There were many who made important contributions to early radio technology. Scottish physics professor James Clerk Maxwell was the theoretician who in the 1860s described the relationship between electricity and electromagnetism. German physicist Heinrich Hertz confirmed this relationship experimentally in 1887 by showing that sparks created with an inductor could be reproduced some distance away with the help of an antenna. In 1890, Édouard Branly, a French physics professor, showed that a discharge affects the iron filings in a small tube, a coherer, and this was later to find general use as a detector in radio communication. Russian Alexander Popov constructed the first radio receiver in 1894.
Another notable figure was Nikola Tesla, a Serbian-born cosmopolitan who spoke eight languages. He worked for many years in the US, as a colleague of Thomas Edison, for instance, and was a close friend of Mark Twain. Tesla is best known for his invention of the alternating-current electric motor and various methods of distributing alternating current. But he also succeeded in producing radio waves and receiving them – a court judgment in the US identifies Tesla and not Marconi as the inventor of radio.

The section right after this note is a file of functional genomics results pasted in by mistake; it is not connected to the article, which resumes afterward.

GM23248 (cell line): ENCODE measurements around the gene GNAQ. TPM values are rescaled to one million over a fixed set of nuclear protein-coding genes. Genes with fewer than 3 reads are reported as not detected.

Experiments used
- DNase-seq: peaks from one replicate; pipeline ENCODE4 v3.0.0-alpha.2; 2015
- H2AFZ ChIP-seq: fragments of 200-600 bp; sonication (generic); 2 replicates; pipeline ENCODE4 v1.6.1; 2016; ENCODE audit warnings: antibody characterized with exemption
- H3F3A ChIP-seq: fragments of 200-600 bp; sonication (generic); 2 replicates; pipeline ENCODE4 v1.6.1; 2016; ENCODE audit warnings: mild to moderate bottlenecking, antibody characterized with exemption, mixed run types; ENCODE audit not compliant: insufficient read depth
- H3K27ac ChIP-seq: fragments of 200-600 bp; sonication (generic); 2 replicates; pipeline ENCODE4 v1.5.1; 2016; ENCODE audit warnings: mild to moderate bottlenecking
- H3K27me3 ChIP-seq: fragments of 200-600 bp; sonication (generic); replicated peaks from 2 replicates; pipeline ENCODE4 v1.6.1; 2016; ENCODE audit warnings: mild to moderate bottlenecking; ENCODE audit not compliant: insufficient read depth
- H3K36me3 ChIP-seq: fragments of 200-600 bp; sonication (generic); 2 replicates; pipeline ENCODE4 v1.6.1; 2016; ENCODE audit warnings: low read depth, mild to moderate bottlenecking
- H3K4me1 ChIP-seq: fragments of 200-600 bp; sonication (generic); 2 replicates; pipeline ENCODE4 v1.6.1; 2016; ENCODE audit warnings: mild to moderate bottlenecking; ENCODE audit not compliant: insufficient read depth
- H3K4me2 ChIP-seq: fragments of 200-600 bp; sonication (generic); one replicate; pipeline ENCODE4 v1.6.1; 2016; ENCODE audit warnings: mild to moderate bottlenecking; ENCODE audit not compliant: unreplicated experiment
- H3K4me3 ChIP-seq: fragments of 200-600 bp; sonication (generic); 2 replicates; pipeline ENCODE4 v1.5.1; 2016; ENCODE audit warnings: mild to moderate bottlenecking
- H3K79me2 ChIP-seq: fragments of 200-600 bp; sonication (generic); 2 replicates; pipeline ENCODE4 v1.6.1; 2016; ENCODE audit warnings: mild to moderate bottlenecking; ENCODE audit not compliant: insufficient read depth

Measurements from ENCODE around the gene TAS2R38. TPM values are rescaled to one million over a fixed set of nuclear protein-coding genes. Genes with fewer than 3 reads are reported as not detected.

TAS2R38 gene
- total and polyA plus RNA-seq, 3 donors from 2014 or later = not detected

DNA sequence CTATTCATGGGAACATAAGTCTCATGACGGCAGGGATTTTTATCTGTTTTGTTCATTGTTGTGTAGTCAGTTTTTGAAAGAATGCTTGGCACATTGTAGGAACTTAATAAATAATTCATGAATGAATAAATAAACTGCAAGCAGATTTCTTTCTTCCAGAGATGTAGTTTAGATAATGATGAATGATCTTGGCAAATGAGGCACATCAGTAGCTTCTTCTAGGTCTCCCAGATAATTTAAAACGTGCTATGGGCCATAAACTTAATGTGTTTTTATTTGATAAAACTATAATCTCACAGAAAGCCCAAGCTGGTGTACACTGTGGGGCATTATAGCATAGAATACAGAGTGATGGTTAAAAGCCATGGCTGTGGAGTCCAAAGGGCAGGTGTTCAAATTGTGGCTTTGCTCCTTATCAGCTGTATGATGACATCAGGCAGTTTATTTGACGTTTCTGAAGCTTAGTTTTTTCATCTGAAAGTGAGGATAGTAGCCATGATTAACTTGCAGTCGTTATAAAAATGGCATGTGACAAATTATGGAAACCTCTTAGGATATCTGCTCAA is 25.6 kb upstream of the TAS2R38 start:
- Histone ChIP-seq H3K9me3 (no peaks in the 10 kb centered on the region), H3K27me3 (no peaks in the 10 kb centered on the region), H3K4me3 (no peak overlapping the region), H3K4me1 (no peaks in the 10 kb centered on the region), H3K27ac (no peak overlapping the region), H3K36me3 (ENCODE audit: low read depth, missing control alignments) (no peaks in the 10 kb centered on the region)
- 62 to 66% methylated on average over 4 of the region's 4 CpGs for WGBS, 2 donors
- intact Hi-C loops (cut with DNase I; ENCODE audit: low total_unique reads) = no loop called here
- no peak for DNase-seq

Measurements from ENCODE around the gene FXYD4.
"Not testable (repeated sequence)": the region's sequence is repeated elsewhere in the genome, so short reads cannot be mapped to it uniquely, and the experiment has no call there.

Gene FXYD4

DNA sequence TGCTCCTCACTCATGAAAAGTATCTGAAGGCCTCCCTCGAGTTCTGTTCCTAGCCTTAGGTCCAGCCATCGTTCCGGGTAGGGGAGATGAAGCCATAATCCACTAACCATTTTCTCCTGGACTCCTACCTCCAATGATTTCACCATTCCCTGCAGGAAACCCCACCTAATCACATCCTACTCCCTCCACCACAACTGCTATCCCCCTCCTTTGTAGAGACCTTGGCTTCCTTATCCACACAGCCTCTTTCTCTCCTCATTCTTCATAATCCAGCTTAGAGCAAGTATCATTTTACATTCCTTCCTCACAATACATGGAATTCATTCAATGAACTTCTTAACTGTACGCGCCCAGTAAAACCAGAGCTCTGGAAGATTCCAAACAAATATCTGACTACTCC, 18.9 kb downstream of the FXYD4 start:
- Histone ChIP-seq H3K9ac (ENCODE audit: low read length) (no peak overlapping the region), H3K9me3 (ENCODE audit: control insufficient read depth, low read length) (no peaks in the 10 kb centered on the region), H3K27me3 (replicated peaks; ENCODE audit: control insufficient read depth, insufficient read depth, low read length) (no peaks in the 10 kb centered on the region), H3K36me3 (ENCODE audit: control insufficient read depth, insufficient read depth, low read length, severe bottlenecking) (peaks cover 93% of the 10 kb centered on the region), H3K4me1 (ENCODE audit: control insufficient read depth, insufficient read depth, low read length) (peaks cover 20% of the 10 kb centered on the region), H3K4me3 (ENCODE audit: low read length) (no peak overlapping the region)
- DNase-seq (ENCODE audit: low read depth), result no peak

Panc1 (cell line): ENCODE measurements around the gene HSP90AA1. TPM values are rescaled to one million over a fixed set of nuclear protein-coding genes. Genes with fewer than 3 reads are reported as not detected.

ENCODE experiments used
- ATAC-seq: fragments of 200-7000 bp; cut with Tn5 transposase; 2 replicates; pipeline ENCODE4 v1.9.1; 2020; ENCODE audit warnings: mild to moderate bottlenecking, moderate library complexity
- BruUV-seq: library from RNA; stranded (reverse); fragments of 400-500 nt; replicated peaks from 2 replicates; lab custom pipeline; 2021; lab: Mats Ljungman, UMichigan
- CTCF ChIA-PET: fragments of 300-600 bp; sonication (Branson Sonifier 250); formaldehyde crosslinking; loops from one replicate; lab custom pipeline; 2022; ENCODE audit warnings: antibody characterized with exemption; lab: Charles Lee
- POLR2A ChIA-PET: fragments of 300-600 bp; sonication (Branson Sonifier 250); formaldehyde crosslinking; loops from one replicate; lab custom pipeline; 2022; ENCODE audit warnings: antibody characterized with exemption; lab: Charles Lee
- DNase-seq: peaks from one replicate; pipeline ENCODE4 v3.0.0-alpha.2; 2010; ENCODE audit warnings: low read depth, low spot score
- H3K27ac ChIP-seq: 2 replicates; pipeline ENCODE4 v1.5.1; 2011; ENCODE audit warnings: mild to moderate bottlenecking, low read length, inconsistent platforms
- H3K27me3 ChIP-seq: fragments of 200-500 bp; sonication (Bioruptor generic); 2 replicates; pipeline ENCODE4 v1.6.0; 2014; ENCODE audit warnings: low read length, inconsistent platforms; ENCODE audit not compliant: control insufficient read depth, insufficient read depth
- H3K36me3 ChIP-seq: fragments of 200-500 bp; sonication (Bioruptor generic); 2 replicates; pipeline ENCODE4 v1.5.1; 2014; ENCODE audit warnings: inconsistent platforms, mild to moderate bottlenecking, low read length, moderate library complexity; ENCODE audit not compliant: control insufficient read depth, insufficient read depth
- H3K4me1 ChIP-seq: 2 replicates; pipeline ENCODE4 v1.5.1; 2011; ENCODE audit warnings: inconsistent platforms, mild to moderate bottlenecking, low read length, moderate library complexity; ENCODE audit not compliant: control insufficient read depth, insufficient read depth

MAKE THINGS HAPPEN
Marconi’s indisputable ability was being able to piece together and combine findings for which the theoreticians did not always see any use. Like Bell, he was the entrepreneur needed to create commercial opportunities and make things happen.
Sweden realized quickly that the British were beginning to equip their ships with radio equipment, and in 1899 it launched its own experiments with spark technology. The following year, during trials in the Stockholm archipelago, vessels up to 30 kilometers apart made contact with two devices using Braun’s system.
Developments in Sweden were undertaken above all by Charles Léon de Champs and Ragnar Rendahl. The former, a navy lieutenant, was posted in 1901 to the navy’s torpedo division to develop the navy’s radio system. The latter came from Värmland and began his studies at the Royal Institute of Technology in Stockholm but graduated in Berlin in 1900 and soon became head of the laboratory in the department of wireless telegraphy at AEG (Allgemeine Elektricitäts-Gesellschaft).
De Champs tried at first to establish contact with Marconi in an attempt to buy equipment for the Swedish navy. After his approaches had been rebuffed, he was more successful in his contacts with AEG, where Rendahl had quickly established a reputation as an eminent designer. In 1908 he returned to Sweden after de Champs had offered him a post as marine engineer at the torpedo division. Rendahl’s achievements there led him to become one of the great pioneers in the early history of radio in Sweden.
Alexander Popov launched a radio station on the island of Gogland in the Gulf of Finland during the winter of 1900. Over three months, 440 official telegrams were transmitted wirelessly to Kotka in Finland, a distance of about 40 kilometers.
Author: Svenolof Karlsson & Anders Lugn